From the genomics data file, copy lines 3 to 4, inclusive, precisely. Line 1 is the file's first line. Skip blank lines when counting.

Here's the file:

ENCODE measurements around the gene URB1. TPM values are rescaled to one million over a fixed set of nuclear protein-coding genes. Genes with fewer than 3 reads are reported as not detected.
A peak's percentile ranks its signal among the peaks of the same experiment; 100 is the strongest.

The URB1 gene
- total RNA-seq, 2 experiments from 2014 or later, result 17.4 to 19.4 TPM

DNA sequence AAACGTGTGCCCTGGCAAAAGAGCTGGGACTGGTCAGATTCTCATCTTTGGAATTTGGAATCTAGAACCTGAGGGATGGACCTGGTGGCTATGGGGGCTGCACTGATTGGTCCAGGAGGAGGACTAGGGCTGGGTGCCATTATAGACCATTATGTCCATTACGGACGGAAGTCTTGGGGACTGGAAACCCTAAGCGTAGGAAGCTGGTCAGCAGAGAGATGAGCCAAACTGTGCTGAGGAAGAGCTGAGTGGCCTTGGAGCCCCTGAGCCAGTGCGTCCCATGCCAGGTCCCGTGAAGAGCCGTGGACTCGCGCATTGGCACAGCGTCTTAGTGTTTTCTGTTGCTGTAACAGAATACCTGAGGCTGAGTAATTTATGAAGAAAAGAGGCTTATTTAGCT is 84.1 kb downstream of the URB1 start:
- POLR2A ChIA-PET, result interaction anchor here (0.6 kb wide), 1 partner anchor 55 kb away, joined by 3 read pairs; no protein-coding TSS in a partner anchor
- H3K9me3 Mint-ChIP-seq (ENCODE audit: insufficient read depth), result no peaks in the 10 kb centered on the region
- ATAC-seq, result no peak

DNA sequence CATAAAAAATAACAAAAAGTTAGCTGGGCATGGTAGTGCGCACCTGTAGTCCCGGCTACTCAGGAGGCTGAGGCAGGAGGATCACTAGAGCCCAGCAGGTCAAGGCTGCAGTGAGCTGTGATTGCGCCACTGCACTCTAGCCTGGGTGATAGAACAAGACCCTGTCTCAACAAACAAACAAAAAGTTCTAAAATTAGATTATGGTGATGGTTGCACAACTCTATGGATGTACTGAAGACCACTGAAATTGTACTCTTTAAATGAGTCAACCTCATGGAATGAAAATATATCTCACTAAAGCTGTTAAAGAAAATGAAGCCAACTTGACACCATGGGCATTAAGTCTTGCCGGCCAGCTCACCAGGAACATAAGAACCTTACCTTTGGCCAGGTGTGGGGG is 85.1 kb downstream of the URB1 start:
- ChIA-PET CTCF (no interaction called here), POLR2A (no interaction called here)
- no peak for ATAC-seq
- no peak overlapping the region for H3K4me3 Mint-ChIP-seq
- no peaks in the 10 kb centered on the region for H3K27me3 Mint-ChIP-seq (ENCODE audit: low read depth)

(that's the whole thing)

The URB1 gene
- total RNA-seq, 2 experiments from 2014 or later, result 17.4 to 19.4 TPM